* Pipeline gas prices to recover by 2012
* European demand will be robust as own output falling
* European financial jitters soured demand in May
(Updates with CEO comments on Southstream, oil price)
By Muriel Boselli
CANNES, France, June 10 (Reuters) - Russia's gas export monopoly Gazprom GAZP.MM expects robust gas demand in Europe and a recovery in pipeline gas prices no later than 2012 despite a new fall in supplies in May due to Europe's financial turmoil.
“We expect the gap between pipelines gas prices and spot prices to close no later than 2012,” Chief Executive Alexei Miller told the European Business Conference in Cannes.
Miller, who two years ago had predicted a boom in oil prices just before the economic slump sent prices lower, added that he expects oil prices to hit $100 per barrel by 2012.
Gazprom, which supplies a quarter of Europe’s gas needs via major pipelines under long-term contracts, said there was an unprecedented slump in demand last year as the global financial crisis played out and as its main customers switched to cheaper liquefied natural gas and spot gas sources.
The company had to postpone the launch of some of its key projects, including on the Yamal peninsula and the giant Barents Sea Shtokman field.
Miller said Gazprom was determined to stick to its latest deadline to complete the South Stream gas pipeline, designed to supply southern Europe with new volumes of Russian gas, by end of 2015 but admitted the target was ambitious. [ID:nLDE65728W]
“Our foreign partners know it’s a tight schedule, and a tough one,” said Miller.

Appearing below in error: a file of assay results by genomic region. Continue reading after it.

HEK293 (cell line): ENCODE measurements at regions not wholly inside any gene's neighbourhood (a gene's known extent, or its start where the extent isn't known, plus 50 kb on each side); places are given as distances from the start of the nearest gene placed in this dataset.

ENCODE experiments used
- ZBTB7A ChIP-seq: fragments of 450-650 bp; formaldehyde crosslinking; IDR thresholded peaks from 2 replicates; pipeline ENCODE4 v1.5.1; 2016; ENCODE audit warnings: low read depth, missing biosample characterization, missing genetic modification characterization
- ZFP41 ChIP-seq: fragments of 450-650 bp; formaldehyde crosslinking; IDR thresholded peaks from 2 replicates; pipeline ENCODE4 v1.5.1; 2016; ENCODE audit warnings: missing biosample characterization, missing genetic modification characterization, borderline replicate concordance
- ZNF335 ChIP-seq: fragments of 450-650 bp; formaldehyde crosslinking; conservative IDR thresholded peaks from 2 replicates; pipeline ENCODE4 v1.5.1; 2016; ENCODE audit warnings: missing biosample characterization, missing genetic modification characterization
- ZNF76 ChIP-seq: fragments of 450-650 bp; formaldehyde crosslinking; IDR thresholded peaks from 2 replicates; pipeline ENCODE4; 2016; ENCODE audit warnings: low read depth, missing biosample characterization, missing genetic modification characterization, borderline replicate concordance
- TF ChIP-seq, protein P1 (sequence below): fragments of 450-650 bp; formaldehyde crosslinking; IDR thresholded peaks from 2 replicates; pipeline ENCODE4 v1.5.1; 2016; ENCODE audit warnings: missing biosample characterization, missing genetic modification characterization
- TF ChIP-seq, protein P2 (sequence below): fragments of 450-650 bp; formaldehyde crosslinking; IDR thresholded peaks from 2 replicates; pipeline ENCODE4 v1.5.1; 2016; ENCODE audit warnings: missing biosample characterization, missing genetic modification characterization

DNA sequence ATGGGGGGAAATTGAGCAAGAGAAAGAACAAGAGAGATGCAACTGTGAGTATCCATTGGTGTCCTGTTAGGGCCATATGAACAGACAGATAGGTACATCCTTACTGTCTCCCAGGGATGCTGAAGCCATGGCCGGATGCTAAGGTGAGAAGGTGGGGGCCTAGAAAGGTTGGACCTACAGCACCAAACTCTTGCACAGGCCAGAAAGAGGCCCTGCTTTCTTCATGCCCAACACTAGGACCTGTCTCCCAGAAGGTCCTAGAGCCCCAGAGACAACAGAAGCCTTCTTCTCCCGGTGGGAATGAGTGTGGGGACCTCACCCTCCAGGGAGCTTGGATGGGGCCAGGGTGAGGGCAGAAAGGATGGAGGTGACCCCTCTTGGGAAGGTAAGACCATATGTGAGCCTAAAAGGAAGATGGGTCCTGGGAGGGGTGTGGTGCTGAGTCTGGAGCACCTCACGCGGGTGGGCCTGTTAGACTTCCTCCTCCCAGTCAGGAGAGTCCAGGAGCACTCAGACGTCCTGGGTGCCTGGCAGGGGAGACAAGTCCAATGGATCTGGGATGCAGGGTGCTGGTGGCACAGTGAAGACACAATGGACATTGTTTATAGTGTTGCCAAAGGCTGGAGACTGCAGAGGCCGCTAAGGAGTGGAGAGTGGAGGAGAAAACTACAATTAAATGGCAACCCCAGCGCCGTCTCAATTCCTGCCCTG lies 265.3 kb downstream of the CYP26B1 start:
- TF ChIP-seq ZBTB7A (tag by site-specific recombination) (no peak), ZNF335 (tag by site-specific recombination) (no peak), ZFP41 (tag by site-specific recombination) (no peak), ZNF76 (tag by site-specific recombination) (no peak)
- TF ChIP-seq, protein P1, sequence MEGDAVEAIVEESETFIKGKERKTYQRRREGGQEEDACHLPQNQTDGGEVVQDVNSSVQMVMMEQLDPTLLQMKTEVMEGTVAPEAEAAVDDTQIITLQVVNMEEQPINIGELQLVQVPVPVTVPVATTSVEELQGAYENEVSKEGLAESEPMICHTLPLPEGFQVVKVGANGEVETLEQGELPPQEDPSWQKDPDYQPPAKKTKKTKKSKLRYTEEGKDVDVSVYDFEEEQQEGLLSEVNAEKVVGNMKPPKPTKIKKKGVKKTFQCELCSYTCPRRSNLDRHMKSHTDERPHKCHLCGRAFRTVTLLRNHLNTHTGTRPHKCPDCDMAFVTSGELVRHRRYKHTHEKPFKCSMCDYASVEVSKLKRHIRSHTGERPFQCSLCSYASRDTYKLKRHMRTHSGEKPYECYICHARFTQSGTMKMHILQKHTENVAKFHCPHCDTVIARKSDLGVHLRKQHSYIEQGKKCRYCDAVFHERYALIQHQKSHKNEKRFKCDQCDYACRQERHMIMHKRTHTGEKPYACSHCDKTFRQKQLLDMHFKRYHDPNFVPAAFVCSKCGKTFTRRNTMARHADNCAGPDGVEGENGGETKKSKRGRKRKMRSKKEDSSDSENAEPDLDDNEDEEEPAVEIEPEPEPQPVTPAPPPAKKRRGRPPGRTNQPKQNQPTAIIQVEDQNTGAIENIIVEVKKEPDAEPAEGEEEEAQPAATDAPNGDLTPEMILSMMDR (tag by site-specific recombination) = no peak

Demand for Russian gas picked up again from the end of 2009 as the first signs of an economic recovery in Europe emerged and due to freezing winter temperatures.
On Thursday, Miller said he was less upbeat on short-term prospects.
“At the moment the financial and economic crunch negatively affects gas consumption”.
“At the end of 2009 and in the first four months of 2010, a dynamic uplift in gas demand in the EU countries was registered but the month of May will spoil the positive trend. As we see, the financial turmoil in the euro zone has started to affect the energy markets,” he said.
“Nevertheless we are confident that in the long-term prospect gas demand in Europe will be on the rise, while its domestic production will follow a rapid downturn tendency,” he added.
Miller described the booming shale gas industry as a “fashion trend,” which has relatively low output, sharp depletion rates after the first few years of production and high investment costs.
“As a result shale gas can serve as local source of energy, compensating a reduction of production volumes of traditional gas in the regional markets,” he said. However, new ways to balance gas markets were always welcomed, he added.
Gazprom said on Tuesday it was now looking into shale gas projects in the U.S. in a move to further diversify its resource base and tap into this lucrative sector. [ID:nLDE6572B0]
Shale gas accounts for 15-20 percent of U.S. natural gas production, providing a relatively clean energy source for a country sensitive to its dependence on foreign oil.
The boom in shale natural gas drilling has raised hopes the United States will be able to rely on the cleaner-burning fuel to meet future energy needs, but concerns about its impact on water quality could slow the industry’s ability to tap this bountiful resource. (Writing by Dmitry Zhdannikov, Muriel Boselli; editing by Alison Birrane and James Jukwey)